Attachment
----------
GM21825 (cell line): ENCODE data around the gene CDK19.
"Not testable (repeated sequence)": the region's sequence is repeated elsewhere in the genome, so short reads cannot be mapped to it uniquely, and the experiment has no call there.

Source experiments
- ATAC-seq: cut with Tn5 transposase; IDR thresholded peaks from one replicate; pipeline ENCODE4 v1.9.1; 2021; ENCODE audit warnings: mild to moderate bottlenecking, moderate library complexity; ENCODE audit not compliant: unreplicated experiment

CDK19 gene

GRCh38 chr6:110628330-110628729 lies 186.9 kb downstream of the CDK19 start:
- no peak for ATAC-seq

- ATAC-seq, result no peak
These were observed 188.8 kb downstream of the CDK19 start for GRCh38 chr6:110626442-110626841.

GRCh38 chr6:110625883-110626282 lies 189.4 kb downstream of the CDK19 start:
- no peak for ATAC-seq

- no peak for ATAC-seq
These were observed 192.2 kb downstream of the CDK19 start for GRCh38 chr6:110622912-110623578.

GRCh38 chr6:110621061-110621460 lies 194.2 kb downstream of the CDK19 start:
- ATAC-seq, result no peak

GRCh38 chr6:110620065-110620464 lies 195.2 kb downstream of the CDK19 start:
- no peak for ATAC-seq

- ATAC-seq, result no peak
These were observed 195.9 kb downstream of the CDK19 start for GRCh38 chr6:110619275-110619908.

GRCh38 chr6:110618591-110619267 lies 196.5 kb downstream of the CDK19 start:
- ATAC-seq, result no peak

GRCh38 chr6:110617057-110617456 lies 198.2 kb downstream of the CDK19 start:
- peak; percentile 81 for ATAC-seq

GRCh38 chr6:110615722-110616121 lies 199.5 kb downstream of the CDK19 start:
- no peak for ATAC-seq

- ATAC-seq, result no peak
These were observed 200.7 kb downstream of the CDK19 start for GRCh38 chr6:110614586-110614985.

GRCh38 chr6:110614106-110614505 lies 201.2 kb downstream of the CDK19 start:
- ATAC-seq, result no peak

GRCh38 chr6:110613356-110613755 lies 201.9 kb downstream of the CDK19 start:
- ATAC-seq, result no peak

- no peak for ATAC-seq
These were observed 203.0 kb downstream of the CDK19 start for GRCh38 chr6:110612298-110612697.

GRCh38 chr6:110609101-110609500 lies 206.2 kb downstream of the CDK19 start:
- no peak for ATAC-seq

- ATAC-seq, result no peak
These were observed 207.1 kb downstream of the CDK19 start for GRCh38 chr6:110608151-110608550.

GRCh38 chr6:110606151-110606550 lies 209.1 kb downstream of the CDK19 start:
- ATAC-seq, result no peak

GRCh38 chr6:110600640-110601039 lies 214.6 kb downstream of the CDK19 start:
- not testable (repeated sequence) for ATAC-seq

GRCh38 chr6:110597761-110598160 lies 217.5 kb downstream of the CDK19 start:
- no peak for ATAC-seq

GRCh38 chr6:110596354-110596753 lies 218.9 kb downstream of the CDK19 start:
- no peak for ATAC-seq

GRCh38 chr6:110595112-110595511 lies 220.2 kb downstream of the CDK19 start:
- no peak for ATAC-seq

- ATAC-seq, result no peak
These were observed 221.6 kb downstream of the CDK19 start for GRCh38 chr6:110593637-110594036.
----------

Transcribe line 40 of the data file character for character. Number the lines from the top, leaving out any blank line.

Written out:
GRCh38 chr6:110600640-110601039 lies 214.6 kb downstream of the CDK19 start: